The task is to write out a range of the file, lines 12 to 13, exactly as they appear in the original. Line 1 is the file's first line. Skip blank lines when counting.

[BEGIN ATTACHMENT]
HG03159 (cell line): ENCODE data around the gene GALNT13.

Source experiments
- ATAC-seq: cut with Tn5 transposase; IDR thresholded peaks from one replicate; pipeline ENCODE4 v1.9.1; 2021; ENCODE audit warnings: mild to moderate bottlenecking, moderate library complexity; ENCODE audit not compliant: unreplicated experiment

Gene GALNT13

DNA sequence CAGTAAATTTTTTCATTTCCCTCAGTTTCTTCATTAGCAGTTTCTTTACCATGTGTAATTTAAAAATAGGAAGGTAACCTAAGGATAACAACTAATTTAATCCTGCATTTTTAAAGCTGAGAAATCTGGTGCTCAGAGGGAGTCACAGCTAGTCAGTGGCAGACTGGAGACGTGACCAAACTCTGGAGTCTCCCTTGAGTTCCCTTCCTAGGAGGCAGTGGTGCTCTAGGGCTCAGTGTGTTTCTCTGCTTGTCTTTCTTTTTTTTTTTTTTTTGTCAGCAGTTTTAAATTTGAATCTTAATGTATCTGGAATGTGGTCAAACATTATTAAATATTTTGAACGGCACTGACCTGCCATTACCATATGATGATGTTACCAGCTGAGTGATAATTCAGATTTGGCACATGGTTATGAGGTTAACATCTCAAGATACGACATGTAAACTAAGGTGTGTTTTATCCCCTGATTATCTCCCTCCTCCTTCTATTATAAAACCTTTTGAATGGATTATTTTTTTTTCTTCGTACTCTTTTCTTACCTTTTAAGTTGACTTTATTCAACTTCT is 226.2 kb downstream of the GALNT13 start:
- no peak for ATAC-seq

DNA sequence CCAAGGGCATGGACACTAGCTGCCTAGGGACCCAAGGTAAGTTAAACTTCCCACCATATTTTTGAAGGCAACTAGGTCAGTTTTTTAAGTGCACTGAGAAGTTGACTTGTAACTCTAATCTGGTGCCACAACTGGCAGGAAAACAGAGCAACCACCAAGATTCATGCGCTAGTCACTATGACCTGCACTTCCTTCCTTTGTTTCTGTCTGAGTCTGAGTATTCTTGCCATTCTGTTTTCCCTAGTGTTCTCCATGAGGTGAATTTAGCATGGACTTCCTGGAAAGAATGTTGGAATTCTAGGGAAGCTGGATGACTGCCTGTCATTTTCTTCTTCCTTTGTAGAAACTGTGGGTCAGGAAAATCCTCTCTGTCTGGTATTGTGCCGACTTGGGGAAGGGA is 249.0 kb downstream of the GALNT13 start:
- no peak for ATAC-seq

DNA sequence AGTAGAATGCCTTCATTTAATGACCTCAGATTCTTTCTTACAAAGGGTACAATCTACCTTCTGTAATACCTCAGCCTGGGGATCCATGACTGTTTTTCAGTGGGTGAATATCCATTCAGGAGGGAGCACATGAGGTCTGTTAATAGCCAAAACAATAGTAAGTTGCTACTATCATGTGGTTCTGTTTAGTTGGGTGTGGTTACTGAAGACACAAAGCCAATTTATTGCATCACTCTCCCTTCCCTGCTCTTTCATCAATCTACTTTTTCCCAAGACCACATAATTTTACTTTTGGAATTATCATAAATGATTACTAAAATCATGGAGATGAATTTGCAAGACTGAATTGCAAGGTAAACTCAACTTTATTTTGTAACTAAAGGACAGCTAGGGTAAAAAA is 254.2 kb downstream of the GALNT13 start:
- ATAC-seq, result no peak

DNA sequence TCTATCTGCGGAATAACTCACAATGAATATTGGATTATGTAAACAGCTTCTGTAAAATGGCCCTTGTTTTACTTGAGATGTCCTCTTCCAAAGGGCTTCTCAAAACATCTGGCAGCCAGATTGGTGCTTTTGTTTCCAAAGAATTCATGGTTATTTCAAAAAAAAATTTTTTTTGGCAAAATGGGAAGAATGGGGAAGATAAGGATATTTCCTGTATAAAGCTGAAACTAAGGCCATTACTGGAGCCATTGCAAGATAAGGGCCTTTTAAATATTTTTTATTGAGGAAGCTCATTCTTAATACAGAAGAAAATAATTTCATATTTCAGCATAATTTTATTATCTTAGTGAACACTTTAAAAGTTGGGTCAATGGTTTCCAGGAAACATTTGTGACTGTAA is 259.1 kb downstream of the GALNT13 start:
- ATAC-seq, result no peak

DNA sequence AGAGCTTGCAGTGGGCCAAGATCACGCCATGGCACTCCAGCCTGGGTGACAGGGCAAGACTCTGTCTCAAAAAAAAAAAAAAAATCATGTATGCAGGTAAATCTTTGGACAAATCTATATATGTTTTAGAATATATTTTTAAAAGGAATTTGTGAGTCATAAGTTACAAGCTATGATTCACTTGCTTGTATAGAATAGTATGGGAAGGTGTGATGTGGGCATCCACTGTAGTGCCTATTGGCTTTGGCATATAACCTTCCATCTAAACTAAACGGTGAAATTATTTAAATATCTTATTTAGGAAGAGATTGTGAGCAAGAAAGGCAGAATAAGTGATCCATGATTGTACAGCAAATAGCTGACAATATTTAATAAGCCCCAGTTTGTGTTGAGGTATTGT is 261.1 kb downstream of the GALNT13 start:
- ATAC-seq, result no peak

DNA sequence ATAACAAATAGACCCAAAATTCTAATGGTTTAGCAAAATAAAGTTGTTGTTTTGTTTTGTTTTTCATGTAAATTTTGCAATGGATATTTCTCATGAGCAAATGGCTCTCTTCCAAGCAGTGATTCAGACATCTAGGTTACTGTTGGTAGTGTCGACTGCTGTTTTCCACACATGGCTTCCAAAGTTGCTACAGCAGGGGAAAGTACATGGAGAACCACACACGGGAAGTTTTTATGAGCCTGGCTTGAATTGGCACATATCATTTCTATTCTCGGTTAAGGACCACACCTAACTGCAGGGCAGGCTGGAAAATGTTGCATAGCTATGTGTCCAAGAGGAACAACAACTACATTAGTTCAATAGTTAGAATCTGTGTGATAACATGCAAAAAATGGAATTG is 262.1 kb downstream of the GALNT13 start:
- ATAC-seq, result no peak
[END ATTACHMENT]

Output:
- ATAC-seq, result no peak

DNA sequence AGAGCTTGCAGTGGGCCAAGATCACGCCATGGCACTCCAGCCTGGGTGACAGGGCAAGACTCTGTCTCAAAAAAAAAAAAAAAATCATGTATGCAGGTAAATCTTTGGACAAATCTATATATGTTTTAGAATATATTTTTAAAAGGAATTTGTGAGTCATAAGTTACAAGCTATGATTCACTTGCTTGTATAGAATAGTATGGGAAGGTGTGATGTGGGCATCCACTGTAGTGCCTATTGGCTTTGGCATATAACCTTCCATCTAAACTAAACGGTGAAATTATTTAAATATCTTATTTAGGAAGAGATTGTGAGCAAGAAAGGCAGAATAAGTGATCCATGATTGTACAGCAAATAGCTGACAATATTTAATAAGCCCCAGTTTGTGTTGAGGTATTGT is 261.1 kb downstream of the GALNT13 start: